His life was turned around when he met his second wife, Astrid, but they also faced further huge challenges as Jacklin lost all his money and had to depend on friends and family to get his life back on track. He reveals that one of those who helped him out during that difficult time was Jack Nicklaus and his wife Barbara.
But there is no sense of self-pity. Jacklin doesn’t feel sorry for himself, choosing instead to look back on the many positives in his life.
And right at the top of that list is the Ryder Cup.
With the 1983 match at PGA National in Florida just five months away, Jacklin was asked in May 1983 to captain Europe by PGA secretary Colin Snape and European Tour chief Ken Schofield. Still smarting from not being chosen as a player two years earlier, he didn’t immediately agree. And when he did so, it was with strings attached. He told the powers-that-be that he wanted the team flown to the USA in Concorde and that he wanted them to be able to take their regular caddies with them. He demanded a team room and told them that he wanted Seve Ballesteros in his side.
At the time, Ballesteros was persona non grata with the European Tour. There had been disagreements over appearance money and the way that the European Tour treated its best players. Jacklin sat down with Seve and persuaded him that he couldn’t win the Ryder Cup without him. Seve was on board.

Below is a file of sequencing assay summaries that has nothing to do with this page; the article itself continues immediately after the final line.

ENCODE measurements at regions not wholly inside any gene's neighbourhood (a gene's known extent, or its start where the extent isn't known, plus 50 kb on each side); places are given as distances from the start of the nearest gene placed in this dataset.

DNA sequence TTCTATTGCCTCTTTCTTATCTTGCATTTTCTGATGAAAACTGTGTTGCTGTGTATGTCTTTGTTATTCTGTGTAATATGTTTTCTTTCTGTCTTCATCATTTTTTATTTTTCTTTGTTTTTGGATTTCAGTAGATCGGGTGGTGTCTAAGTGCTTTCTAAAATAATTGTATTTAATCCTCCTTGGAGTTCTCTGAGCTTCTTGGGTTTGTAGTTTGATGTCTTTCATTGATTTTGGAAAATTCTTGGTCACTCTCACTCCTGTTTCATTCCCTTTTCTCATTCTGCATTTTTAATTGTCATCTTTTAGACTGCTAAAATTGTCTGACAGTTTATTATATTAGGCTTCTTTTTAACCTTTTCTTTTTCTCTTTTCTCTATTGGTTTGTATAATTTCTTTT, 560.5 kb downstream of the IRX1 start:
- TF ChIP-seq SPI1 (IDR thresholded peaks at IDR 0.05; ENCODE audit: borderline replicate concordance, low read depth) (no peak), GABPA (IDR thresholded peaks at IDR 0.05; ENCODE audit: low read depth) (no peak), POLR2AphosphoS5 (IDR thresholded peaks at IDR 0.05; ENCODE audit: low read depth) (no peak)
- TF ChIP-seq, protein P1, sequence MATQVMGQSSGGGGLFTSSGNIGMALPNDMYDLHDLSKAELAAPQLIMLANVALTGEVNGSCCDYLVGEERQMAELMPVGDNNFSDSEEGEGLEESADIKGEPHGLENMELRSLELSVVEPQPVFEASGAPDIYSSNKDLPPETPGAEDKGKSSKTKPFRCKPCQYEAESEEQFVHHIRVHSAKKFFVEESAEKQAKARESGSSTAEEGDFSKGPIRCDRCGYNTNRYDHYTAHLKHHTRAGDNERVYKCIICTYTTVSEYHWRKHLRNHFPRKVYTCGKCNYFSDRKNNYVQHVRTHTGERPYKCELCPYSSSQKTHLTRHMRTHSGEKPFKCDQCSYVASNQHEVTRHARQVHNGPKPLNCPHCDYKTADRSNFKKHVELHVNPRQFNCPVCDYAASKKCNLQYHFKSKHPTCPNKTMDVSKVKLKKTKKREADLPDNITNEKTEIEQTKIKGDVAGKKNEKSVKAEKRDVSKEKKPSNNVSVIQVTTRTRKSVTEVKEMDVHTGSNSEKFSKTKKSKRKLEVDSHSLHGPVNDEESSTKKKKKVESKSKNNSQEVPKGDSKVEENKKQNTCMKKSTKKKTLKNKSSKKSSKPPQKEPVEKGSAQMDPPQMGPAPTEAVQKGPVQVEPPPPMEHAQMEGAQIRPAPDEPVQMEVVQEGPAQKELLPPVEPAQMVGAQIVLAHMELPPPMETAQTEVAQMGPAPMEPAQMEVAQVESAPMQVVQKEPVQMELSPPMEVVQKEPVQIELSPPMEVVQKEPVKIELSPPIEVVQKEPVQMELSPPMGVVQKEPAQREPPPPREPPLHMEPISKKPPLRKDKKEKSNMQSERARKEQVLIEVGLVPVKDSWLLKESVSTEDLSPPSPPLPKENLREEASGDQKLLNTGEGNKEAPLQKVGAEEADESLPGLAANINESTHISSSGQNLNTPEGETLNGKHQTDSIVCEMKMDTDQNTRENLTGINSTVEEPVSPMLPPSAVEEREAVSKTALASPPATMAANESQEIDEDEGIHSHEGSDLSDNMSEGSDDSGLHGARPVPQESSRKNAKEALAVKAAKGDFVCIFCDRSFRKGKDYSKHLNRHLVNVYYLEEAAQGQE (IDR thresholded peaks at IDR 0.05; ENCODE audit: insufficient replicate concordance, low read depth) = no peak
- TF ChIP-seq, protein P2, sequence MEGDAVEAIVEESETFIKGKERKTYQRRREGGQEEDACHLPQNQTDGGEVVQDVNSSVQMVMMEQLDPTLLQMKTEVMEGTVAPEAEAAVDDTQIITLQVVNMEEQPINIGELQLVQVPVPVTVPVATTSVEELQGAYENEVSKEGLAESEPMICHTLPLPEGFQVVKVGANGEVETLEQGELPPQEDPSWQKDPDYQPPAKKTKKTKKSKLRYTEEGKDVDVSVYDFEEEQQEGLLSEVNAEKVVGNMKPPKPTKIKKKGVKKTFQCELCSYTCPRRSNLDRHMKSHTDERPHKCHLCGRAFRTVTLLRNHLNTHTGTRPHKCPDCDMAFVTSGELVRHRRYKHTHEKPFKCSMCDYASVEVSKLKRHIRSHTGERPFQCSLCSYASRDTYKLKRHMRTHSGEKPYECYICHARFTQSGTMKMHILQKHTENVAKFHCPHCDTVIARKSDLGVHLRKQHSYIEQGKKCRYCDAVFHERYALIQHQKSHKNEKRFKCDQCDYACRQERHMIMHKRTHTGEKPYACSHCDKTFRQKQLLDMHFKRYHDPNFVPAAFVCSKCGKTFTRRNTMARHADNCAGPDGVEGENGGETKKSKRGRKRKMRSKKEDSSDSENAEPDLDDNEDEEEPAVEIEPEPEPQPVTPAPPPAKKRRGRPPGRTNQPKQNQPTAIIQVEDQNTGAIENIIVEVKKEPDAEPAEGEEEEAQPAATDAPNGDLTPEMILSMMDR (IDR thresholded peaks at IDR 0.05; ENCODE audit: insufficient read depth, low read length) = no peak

By a happy coincidence, the US team that year was captained by Nicklaus. And so Jacklin took his team to Florida in style. It was a team that included Ballesteros, Nick Faldo, Sandy Lyle, Bernhard Langer and Ian Woosnam. As it turned out, the home team won by a single point. Jacklin reveals that his players were devastated until Ballesteros lifted their spirits by telling them that he now knew for certain that Europe could win.
And so to 1985 at The Belfry, where Craig Stadler missed a tiddler on the final green in the morning fourballs on the second day. Playing with Curtis Strange, he had the putt to win the match against Lyle and Langer. When Jacklin returned to the team room, Ballesteros was beside himself with excitement. Europe would go on to complete a historic victory with Sam Torrance holing the winning putt. Jacklin was thrown, fully clothed, into the swimming pool as his team celebrated long into the night. Finally, the Ryder Cup had become a contest.